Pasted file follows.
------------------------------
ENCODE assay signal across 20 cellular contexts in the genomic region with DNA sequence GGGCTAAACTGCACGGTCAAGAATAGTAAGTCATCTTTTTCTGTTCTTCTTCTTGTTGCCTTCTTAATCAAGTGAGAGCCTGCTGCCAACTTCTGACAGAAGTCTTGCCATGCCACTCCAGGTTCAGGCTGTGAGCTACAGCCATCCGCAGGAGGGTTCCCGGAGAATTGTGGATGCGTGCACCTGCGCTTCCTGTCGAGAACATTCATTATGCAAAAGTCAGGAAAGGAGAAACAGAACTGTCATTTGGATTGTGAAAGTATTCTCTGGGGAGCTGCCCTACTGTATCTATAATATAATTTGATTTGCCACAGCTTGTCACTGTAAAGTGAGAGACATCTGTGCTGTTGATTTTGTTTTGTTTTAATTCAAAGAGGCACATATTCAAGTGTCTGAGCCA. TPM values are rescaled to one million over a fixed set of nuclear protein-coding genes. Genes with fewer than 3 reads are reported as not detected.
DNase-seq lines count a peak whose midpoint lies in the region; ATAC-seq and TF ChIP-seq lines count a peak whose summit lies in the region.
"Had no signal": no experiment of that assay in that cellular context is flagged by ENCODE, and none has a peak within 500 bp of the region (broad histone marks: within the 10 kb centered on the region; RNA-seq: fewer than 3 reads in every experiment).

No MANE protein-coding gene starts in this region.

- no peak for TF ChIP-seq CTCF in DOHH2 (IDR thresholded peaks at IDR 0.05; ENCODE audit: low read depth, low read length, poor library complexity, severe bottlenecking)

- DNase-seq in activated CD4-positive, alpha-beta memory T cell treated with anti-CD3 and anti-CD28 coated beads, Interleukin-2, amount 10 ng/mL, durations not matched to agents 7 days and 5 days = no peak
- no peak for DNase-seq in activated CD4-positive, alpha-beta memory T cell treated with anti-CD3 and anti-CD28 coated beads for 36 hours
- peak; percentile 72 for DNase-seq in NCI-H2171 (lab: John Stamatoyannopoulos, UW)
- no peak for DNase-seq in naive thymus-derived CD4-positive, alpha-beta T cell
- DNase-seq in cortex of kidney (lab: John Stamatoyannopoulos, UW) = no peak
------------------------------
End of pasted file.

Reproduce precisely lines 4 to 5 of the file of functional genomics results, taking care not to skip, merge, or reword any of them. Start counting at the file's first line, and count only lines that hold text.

No MANE protein-coding gene starts in this region.

- no peak for TF ChIP-seq CTCF in DOHH2 (IDR thresholded peaks at IDR 0.05; ENCODE audit: low read depth, low read length, poor library complexity, severe bottlenecking)